The EU may drop legal action against the Republic of Ireland after Apple paid €14.3 billion to comply with a 2016 regulatory order stating the country must recover tax benefits offered to the iPhone maker which were deemed illegal.
“In light of the full payment by Apple of the illegal state aid it had received from Ireland, Commissioner Vestager will be proposing to the College of Commissioners the withdrawal of this court action,” European Commission (EC) representative Ricardo Cardoso told Reuters in an emailed statement.
The legal action related to a 2016 EC ruling that Ireland breached EU state aid rules by allowing Apple to pay substantially less tax than other businesses Both parties had appealed the decision, however in October 2017 the case was referred to the European Court of Justice.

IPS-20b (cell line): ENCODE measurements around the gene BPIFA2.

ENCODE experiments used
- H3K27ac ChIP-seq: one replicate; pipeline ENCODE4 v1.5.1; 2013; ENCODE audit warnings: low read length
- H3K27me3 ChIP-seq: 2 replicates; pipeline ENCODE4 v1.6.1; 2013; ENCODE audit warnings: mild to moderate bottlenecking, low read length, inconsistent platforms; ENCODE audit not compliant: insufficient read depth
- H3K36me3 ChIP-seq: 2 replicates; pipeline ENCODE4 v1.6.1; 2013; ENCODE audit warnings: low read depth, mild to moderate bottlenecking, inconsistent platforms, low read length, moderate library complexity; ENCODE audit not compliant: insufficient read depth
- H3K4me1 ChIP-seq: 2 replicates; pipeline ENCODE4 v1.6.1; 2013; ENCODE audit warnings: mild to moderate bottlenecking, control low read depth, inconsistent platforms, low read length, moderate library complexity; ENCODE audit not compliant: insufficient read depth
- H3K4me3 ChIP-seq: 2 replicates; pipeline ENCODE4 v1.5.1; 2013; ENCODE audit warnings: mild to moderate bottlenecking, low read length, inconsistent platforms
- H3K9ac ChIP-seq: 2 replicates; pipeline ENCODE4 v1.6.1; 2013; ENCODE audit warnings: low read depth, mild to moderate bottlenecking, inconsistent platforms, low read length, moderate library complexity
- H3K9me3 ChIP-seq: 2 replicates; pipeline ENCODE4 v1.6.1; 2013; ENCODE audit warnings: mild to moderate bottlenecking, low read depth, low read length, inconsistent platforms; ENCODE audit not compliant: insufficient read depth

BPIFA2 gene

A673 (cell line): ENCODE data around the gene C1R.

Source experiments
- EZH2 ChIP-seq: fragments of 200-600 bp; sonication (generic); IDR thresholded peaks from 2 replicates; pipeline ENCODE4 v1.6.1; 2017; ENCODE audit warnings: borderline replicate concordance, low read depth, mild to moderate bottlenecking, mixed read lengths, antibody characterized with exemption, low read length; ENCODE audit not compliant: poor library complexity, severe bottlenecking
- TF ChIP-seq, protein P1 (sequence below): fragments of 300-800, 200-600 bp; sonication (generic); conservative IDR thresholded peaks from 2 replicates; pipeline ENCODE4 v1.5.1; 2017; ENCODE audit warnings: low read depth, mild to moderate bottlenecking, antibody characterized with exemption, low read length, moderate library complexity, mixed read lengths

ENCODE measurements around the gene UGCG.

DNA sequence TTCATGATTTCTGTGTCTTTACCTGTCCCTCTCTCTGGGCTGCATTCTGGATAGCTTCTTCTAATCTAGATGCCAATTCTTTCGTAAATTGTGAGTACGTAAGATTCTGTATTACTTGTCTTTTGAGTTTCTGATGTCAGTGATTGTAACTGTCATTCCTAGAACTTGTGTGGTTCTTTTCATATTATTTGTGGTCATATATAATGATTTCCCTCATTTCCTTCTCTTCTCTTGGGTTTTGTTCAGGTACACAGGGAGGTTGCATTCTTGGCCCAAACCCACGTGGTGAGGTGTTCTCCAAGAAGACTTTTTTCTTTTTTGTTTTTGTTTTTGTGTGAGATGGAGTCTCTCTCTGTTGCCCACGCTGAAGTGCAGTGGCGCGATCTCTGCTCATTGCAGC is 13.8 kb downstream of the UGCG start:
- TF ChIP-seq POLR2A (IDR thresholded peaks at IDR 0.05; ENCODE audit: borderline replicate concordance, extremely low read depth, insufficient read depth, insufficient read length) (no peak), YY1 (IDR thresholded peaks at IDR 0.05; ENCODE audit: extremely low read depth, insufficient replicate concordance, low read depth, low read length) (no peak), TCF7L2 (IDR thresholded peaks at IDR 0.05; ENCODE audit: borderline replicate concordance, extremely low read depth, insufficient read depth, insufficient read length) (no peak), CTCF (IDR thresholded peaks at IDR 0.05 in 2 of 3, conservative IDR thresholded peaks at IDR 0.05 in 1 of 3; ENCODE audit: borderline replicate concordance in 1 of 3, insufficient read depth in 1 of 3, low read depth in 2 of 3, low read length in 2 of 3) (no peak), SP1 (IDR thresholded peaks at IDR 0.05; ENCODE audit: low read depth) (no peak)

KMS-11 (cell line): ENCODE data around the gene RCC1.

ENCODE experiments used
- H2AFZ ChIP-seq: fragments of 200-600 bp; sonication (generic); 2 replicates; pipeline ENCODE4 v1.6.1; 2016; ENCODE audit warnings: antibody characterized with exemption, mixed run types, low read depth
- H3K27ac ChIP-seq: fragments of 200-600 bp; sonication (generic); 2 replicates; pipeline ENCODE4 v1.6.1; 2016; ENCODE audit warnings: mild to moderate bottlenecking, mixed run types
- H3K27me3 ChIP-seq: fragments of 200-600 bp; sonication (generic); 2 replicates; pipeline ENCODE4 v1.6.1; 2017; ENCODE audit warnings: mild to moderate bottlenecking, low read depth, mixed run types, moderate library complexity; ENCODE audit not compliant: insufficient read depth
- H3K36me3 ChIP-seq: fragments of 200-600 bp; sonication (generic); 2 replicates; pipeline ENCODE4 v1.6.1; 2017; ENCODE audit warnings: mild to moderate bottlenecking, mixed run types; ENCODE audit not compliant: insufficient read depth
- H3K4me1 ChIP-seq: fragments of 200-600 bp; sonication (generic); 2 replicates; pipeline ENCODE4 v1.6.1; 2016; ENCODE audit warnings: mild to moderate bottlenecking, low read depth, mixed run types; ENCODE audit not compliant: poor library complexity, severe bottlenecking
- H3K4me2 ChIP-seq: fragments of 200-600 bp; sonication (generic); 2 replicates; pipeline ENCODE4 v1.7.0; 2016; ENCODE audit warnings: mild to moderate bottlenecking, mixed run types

When the money was recovered, Ireland’s Minister for Finance Paschal Donohoe said: “While the government fundamentally disagrees with the Commission’s analysis and is seeking an annulment of that decision, as committed members of the European Union, we have always confirmed that we would recover the alleged state aid”.
The ministry added the funds had been placed into escrow and would be released only when there has been a final court decision.
It said it has made an appeal “in the form of an application to the General Court of the European Union, asking it to annul the decision of the Commission,” adding that the case has been granted priority status.Subscribe to our daily newsletter Back